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Archiv für Geschichte der Philosophie

Ed. by Horn, Christoph / Serck-Hanssen, Camilla

Together with Mercer, Christia

4 Issues per year

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Synthesis, Logical Forms, and the Objects of our Ordinary Experience Response to Michael Friedman

Béatrice Longuenesse1

1

Citation Information: Archiv für Geschichte der Philosophie. Volume 83, Issue 2, Pages 199–212, ISSN (Online) 1613-0650, ISSN (Print) 0003-9101, DOI: 10.1515/agph.83.2.199, February 2008

Publication History

Published Online:
2008-02-27

Abstract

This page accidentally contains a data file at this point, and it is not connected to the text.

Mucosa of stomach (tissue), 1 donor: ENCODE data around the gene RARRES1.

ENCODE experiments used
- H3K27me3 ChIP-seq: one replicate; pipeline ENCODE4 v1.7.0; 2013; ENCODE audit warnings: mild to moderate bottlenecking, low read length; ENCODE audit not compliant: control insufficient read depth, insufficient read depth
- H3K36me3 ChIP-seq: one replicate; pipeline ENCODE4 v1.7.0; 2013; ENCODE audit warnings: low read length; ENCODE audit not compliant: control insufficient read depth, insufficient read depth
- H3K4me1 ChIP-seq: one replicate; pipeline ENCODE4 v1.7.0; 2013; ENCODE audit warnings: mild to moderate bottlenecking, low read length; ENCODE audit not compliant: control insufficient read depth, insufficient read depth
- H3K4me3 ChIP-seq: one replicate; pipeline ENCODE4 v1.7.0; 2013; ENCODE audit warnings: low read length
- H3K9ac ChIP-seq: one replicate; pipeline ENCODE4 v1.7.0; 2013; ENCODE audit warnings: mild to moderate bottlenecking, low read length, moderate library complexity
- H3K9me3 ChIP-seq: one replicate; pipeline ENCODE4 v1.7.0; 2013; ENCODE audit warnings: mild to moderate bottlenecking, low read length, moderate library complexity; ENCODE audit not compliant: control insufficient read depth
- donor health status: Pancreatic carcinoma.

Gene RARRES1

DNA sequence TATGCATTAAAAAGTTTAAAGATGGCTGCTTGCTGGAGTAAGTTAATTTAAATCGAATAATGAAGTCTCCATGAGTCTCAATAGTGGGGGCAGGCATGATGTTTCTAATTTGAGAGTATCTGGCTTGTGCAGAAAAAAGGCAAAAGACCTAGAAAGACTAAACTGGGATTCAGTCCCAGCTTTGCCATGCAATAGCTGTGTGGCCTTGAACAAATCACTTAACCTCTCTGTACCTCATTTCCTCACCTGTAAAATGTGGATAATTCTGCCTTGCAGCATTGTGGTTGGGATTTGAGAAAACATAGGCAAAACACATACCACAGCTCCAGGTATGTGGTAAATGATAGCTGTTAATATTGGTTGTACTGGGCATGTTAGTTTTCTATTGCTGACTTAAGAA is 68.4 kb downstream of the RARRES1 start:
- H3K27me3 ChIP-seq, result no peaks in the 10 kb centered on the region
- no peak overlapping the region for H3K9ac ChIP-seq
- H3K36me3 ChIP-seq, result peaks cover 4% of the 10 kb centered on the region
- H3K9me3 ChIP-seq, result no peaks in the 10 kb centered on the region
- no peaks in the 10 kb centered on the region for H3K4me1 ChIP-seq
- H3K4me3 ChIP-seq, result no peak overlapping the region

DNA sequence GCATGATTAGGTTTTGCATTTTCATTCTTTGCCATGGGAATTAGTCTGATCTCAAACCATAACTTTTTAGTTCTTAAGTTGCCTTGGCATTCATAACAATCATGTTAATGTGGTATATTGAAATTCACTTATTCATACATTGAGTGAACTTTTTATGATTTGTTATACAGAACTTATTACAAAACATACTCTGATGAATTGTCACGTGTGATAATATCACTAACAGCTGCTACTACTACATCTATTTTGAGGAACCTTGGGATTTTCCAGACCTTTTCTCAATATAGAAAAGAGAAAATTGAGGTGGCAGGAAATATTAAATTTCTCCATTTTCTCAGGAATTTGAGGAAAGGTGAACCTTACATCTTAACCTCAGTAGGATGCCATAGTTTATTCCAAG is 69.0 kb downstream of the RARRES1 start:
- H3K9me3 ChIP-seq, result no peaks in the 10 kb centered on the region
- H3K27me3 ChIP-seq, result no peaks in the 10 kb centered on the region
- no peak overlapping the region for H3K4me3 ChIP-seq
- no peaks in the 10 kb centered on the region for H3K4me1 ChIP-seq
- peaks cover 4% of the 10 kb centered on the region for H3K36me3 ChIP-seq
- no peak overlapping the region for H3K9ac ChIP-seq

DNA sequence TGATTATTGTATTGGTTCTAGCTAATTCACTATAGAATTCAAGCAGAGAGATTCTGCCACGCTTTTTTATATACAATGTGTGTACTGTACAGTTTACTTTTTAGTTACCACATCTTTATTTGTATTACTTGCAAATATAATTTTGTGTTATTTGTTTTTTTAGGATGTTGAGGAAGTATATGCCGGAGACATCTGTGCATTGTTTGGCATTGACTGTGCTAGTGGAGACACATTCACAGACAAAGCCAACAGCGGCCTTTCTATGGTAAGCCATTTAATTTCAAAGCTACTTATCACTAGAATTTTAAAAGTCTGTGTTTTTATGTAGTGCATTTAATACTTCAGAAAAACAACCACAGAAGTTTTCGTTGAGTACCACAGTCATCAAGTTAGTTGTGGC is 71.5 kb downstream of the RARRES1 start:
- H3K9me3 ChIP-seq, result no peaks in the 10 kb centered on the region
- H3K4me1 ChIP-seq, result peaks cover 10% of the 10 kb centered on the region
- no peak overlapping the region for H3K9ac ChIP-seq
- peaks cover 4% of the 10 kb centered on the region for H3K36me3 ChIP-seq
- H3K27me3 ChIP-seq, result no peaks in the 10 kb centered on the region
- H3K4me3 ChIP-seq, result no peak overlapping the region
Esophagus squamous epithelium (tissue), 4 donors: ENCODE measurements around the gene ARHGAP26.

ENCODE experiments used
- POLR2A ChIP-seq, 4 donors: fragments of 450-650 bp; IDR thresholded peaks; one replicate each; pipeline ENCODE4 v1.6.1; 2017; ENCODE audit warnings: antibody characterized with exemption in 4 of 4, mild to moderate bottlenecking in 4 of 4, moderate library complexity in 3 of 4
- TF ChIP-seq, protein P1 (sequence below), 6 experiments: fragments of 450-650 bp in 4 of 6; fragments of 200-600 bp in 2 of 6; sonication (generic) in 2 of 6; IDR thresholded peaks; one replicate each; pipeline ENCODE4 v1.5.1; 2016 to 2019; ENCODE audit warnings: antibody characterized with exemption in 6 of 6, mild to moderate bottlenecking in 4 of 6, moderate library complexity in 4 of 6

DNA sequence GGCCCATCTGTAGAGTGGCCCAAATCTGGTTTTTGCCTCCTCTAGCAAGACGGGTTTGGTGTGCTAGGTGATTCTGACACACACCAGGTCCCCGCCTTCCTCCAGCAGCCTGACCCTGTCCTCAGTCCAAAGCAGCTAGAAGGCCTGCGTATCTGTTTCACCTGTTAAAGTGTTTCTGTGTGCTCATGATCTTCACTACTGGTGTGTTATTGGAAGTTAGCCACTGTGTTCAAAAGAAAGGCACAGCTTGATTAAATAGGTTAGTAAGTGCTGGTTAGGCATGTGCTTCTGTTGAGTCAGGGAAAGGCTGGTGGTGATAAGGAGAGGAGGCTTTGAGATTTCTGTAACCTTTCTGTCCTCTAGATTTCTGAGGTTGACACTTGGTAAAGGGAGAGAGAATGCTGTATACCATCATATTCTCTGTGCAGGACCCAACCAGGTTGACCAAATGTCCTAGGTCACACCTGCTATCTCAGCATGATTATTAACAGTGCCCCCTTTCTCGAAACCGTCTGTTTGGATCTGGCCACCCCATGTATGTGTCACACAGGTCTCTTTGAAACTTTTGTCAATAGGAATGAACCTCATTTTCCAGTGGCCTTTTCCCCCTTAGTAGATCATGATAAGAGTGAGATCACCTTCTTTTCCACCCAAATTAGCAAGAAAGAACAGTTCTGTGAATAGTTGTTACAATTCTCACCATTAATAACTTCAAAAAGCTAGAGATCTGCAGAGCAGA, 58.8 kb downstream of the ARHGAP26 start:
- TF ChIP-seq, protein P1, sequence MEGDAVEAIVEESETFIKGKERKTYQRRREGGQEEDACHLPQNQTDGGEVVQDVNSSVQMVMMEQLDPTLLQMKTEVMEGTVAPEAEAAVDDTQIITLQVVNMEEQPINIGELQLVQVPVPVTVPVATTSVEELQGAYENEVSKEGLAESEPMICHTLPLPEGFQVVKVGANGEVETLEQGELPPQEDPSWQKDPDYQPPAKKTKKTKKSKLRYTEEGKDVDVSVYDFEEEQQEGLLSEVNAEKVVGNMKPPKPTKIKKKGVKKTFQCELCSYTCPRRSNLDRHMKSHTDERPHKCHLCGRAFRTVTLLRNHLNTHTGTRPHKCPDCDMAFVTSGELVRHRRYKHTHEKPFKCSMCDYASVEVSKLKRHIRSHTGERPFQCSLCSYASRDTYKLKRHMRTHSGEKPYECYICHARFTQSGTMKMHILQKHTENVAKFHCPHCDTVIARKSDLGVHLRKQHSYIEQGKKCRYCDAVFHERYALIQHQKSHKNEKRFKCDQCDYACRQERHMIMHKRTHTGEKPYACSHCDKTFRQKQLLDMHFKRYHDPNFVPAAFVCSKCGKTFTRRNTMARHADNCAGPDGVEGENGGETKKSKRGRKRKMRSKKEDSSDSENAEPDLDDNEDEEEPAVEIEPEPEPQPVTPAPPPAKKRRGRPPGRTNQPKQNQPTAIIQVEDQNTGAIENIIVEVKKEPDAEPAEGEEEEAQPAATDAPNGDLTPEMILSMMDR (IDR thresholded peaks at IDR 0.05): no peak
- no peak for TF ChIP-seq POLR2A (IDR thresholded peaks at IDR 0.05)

In the 82/2 (2000) issue of this journal, Michael Friedman has offered a stimulating discussion of my recent book, Kant and the Capacity to Judge. His conclusion is that on the whole I fail to do justice to what is most revolutionary about Kant's natural philosophy, and instead end up attributing to Kant a pre-Newtonian, Aristotelian philosophy of nature. This is because, according to Friedman, I put excessive weight on Kant's claim to have derived his categories from a set of logical forms of judgment which he inherits from a traditional Aristotelian logic. In taking Kant at his word on this point, I fail to give their full import to Kant's insights into the newly discovered applications of mathematical concepts and methods to the science of nature.

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